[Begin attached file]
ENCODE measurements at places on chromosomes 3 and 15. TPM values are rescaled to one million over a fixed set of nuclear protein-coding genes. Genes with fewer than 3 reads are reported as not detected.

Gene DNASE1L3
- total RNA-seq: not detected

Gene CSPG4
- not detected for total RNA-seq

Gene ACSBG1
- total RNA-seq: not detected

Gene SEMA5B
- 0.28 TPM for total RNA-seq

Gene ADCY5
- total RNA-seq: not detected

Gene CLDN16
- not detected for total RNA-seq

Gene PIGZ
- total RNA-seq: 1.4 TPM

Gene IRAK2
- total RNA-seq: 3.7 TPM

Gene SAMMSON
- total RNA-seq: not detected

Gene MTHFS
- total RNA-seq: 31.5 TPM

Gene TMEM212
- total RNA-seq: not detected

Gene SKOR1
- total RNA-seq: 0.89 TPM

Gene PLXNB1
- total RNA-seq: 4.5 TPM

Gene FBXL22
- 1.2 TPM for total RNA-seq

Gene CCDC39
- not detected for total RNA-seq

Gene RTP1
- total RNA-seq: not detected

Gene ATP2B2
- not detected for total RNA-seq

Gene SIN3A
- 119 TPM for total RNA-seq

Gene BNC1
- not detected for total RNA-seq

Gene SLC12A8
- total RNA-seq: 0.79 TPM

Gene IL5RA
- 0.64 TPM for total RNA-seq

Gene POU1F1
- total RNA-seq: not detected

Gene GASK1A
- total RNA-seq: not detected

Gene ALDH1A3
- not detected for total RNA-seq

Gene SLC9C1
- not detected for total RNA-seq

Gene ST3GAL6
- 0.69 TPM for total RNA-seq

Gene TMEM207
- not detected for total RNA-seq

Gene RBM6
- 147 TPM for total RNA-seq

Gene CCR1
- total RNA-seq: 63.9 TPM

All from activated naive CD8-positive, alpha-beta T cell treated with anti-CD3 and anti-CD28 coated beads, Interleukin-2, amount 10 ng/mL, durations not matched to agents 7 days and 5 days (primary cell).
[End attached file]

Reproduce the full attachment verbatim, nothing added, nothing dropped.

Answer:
ENCODE measurements at places on chromosomes 3 and 15. TPM values are rescaled to one million over a fixed set of nuclear protein-coding genes. Genes with fewer than 3 reads are reported as not detected.

Gene DNASE1L3
- total RNA-seq: not detected

Gene CSPG4
- not detected for total RNA-seq

Gene ACSBG1
- total RNA-seq: not detected

Gene SEMA5B
- 0.28 TPM for total RNA-seq

Gene ADCY5
- total RNA-seq: not detected

Gene CLDN16
- not detected for total RNA-seq

Gene PIGZ
- total RNA-seq: 1.4 TPM

Gene IRAK2
- total RNA-seq: 3.7 TPM

Gene SAMMSON
- total RNA-seq: not detected

Gene MTHFS
- total RNA-seq: 31.5 TPM

Gene TMEM212
- total RNA-seq: not detected

Gene SKOR1
- total RNA-seq: 0.89 TPM

Gene PLXNB1
- total RNA-seq: 4.5 TPM

Gene FBXL22
- 1.2 TPM for total RNA-seq

Gene CCDC39
- not detected for total RNA-seq

Gene RTP1
- total RNA-seq: not detected

Gene ATP2B2
- not detected for total RNA-seq

Gene SIN3A
- 119 TPM for total RNA-seq

Gene BNC1
- not detected for total RNA-seq

Gene SLC12A8
- total RNA-seq: 0.79 TPM

Gene IL5RA
- 0.64 TPM for total RNA-seq

Gene POU1F1
- total RNA-seq: not detected

Gene GASK1A
- total RNA-seq: not detected

Gene ALDH1A3
- not detected for total RNA-seq

Gene SLC9C1
- not detected for total RNA-seq

Gene ST3GAL6
- 0.69 TPM for total RNA-seq

Gene TMEM207
- not detected for total RNA-seq

Gene RBM6
- 147 TPM for total RNA-seq

Gene CCR1
- total RNA-seq: 63.9 TPM

All from activated naive CD8-positive, alpha-beta T cell treated with anti-CD3 and anti-CD28 coated beads, Interleukin-2, amount 10 ng/mL, durations not matched to agents 7 days and 5 days (primary cell).